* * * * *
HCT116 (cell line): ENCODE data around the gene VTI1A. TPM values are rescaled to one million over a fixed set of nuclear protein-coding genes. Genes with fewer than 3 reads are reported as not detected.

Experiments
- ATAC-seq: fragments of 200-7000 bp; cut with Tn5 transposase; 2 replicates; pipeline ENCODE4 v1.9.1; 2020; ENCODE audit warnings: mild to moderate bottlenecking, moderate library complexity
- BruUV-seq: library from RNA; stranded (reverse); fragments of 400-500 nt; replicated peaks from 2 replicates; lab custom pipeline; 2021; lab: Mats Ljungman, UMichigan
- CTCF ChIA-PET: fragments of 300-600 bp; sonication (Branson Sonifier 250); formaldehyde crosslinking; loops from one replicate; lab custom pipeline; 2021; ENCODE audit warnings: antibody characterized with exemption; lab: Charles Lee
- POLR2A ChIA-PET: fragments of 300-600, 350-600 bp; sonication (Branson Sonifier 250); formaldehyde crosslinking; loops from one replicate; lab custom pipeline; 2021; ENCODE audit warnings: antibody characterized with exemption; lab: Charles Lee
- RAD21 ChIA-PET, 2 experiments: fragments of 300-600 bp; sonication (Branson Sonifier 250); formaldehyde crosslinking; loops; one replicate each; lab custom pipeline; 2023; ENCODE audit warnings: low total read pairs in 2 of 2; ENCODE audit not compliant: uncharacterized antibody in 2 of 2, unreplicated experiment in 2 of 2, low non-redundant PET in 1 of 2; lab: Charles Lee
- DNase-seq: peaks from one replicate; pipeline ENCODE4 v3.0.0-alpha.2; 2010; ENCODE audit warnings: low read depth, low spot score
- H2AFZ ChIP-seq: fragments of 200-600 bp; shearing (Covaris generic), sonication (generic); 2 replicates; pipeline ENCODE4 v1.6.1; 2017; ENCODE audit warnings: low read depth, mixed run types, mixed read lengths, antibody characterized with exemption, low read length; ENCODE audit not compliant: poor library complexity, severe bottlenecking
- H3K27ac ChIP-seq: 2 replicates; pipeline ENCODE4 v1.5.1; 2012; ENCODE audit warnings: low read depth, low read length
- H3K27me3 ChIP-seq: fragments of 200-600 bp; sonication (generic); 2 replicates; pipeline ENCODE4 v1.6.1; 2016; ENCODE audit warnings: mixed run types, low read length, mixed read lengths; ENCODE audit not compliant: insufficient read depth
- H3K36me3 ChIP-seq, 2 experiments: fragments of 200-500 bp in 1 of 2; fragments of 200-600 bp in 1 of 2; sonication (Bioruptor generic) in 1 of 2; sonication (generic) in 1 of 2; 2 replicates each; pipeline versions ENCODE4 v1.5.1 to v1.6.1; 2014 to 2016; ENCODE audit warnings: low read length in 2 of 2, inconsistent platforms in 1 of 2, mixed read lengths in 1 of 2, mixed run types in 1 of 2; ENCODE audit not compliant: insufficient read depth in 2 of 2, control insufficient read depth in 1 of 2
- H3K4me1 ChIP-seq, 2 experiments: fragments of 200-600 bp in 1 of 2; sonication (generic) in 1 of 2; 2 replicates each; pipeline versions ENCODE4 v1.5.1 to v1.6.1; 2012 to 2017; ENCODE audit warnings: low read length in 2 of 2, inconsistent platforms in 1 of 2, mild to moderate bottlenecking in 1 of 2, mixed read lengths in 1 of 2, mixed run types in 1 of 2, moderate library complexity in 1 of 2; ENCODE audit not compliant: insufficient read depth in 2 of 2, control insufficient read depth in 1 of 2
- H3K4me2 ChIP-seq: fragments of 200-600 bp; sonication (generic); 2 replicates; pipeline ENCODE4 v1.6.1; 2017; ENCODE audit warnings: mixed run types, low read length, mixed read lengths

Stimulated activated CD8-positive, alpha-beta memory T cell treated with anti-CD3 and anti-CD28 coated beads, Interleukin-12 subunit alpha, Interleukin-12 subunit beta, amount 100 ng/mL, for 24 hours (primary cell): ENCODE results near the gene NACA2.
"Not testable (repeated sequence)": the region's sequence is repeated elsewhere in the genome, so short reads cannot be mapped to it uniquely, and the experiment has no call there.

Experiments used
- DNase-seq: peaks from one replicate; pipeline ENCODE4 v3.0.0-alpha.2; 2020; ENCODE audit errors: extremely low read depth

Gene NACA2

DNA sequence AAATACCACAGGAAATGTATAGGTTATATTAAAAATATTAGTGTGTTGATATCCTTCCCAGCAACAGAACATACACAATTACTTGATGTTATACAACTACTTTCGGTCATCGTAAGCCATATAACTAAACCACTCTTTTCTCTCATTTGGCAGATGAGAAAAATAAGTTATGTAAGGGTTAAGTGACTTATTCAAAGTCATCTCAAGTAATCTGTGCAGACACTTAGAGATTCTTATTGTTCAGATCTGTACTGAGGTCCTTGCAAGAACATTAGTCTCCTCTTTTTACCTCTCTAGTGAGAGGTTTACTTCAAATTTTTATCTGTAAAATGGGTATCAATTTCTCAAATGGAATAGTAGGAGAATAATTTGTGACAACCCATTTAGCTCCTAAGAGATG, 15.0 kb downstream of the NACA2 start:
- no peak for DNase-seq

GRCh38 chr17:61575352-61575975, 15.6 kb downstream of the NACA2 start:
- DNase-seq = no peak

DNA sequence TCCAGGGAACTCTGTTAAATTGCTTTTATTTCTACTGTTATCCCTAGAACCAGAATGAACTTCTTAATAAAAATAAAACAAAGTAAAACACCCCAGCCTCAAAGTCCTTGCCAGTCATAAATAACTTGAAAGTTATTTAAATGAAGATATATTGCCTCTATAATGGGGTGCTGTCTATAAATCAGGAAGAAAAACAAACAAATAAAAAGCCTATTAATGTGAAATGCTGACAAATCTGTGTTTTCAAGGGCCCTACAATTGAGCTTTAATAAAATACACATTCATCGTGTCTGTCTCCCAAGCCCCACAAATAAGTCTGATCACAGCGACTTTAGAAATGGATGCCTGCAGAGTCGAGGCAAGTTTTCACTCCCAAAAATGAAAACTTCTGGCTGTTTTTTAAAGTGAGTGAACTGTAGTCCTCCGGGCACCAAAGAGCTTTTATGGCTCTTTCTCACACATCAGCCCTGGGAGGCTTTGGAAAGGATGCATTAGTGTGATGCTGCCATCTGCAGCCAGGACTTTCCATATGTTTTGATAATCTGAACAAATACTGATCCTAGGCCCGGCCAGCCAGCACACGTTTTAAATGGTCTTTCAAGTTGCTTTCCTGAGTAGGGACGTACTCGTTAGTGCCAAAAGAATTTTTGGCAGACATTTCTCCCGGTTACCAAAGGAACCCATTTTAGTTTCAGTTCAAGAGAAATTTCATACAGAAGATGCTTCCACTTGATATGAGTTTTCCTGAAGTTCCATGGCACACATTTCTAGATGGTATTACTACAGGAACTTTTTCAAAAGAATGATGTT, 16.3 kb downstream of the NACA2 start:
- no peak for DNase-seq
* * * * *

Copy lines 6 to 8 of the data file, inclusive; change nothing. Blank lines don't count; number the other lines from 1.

- POLR2A ChIA-PET: fragments of 300-600, 350-600 bp; sonication (Branson Sonifier 250); formaldehyde crosslinking; loops from one replicate; lab custom pipeline; 2021; ENCODE audit warnings: antibody characterized with exemption; lab: Charles Lee
- RAD21 ChIA-PET, 2 experiments: fragments of 300-600 bp; sonication (Branson Sonifier 250); formaldehyde crosslinking; loops; one replicate each; lab custom pipeline; 2023; ENCODE audit warnings: low total read pairs in 2 of 2; ENCODE audit not compliant: uncharacterized antibody in 2 of 2, unreplicated experiment in 2 of 2, low non-redundant PET in 1 of 2; lab: Charles Lee
- DNase-seq: peaks from one replicate; pipeline ENCODE4 v3.0.0-alpha.2; 2010; ENCODE audit warnings: low read depth, low spot score